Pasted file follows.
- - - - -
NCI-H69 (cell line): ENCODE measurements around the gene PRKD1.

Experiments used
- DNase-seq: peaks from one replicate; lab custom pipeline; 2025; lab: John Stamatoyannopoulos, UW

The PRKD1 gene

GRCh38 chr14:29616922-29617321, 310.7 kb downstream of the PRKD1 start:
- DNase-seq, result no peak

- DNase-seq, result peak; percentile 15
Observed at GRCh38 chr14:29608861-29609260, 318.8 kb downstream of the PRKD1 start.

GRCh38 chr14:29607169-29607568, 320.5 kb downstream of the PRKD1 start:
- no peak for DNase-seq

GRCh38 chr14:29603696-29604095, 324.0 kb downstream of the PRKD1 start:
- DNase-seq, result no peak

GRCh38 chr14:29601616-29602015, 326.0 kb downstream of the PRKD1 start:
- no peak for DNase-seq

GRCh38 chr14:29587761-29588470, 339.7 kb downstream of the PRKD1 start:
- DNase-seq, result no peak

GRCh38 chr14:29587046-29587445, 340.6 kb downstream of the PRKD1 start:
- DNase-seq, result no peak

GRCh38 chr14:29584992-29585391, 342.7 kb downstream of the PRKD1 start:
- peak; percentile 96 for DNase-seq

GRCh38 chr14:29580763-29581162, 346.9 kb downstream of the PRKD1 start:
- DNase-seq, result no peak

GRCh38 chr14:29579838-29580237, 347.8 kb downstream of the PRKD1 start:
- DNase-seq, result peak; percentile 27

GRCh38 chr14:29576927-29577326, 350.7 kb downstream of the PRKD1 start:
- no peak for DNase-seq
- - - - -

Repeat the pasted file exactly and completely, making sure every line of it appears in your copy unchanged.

NCI-H69 (cell line): ENCODE measurements around the gene PRKD1.

Experiments used
- DNase-seq: peaks from one replicate; lab custom pipeline; 2025; lab: John Stamatoyannopoulos, UW

The PRKD1 gene

GRCh38 chr14:29616922-29617321, 310.7 kb downstream of the PRKD1 start:
- DNase-seq, result no peak

- DNase-seq, result peak; percentile 15
Observed at GRCh38 chr14:29608861-29609260, 318.8 kb downstream of the PRKD1 start.

GRCh38 chr14:29607169-29607568, 320.5 kb downstream of the PRKD1 start:
- no peak for DNase-seq

GRCh38 chr14:29603696-29604095, 324.0 kb downstream of the PRKD1 start:
- DNase-seq, result no peak

GRCh38 chr14:29601616-29602015, 326.0 kb downstream of the PRKD1 start:
- no peak for DNase-seq

GRCh38 chr14:29587761-29588470, 339.7 kb downstream of the PRKD1 start:
- DNase-seq, result no peak

GRCh38 chr14:29587046-29587445, 340.6 kb downstream of the PRKD1 start:
- DNase-seq, result no peak

GRCh38 chr14:29584992-29585391, 342.7 kb downstream of the PRKD1 start:
- peak; percentile 96 for DNase-seq

GRCh38 chr14:29580763-29581162, 346.9 kb downstream of the PRKD1 start:
- DNase-seq, result no peak

GRCh38 chr14:29579838-29580237, 347.8 kb downstream of the PRKD1 start:
- DNase-seq, result peak; percentile 27

GRCh38 chr14:29576927-29577326, 350.7 kb downstream of the PRKD1 start:
- no peak for DNase-seq